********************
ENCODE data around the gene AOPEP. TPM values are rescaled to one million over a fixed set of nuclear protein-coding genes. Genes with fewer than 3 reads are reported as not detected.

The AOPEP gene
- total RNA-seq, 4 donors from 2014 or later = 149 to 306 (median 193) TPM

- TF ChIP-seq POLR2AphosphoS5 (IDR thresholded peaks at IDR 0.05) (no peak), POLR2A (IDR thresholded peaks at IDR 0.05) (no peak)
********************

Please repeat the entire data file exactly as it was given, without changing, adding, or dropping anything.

ENCODE data around the gene AOPEP. TPM values are rescaled to one million over a fixed set of nuclear protein-coding genes. Genes with fewer than 3 reads are reported as not detected.

The AOPEP gene
- total RNA-seq, 4 donors from 2014 or later = 149 to 306 (median 193) TPM

- TF ChIP-seq POLR2AphosphoS5 (IDR thresholded peaks at IDR 0.05) (no peak), POLR2A (IDR thresholded peaks at IDR 0.05) (no peak)